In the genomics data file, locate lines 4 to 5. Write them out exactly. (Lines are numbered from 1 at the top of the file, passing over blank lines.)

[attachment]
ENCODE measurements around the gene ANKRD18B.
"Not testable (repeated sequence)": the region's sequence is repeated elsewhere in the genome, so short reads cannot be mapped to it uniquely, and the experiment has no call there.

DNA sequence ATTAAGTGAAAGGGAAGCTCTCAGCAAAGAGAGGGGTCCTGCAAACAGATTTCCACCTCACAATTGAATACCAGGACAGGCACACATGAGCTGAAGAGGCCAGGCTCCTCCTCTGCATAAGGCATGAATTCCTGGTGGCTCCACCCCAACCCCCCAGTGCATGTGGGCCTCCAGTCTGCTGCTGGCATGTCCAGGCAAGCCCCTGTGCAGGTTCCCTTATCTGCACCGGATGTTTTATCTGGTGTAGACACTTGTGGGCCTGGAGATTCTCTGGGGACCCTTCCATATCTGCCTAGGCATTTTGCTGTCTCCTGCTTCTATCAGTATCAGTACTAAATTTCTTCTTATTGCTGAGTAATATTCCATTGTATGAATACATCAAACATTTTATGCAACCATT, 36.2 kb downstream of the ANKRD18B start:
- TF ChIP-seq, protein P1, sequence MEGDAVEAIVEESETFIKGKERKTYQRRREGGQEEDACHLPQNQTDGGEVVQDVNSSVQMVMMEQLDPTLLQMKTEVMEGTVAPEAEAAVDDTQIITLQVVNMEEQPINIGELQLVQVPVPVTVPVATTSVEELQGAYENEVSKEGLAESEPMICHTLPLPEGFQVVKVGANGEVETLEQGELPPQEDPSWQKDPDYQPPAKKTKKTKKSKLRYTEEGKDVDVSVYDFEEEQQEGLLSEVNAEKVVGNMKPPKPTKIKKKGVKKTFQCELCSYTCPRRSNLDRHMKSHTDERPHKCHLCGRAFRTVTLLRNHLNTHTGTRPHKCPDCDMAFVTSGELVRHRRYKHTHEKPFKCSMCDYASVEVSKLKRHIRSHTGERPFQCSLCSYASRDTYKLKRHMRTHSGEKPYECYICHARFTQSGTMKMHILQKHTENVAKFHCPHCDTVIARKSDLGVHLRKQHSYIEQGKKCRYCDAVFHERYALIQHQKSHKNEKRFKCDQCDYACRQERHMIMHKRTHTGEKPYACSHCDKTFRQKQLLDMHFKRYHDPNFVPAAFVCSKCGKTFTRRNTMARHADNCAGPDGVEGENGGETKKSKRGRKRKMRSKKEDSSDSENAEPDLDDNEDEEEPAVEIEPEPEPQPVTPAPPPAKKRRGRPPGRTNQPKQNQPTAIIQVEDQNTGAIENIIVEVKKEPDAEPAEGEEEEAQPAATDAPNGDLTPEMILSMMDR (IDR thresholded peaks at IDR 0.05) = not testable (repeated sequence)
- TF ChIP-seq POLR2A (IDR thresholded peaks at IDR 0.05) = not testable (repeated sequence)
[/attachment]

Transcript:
- TF ChIP-seq, protein P1, sequence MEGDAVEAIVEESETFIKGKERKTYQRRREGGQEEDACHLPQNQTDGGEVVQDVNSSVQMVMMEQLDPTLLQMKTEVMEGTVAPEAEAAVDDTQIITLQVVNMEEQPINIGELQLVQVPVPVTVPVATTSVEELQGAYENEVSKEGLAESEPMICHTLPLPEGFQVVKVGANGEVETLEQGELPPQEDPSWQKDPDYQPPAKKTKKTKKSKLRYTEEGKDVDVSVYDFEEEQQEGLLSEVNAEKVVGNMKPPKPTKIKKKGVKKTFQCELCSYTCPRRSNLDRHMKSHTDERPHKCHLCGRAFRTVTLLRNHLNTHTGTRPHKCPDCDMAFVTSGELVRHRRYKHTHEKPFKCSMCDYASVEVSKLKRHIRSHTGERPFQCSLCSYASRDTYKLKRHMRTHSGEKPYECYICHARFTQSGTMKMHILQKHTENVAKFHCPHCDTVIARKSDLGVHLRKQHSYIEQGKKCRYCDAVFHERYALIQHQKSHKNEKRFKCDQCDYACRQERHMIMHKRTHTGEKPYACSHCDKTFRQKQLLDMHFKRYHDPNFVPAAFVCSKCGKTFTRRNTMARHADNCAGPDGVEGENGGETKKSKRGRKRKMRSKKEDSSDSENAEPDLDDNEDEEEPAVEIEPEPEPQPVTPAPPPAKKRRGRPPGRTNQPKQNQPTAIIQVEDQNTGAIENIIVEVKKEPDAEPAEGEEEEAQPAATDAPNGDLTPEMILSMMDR (IDR thresholded peaks at IDR 0.05) = not testable (repeated sequence)
- TF ChIP-seq POLR2A (IDR thresholded peaks at IDR 0.05) = not testable (repeated sequence)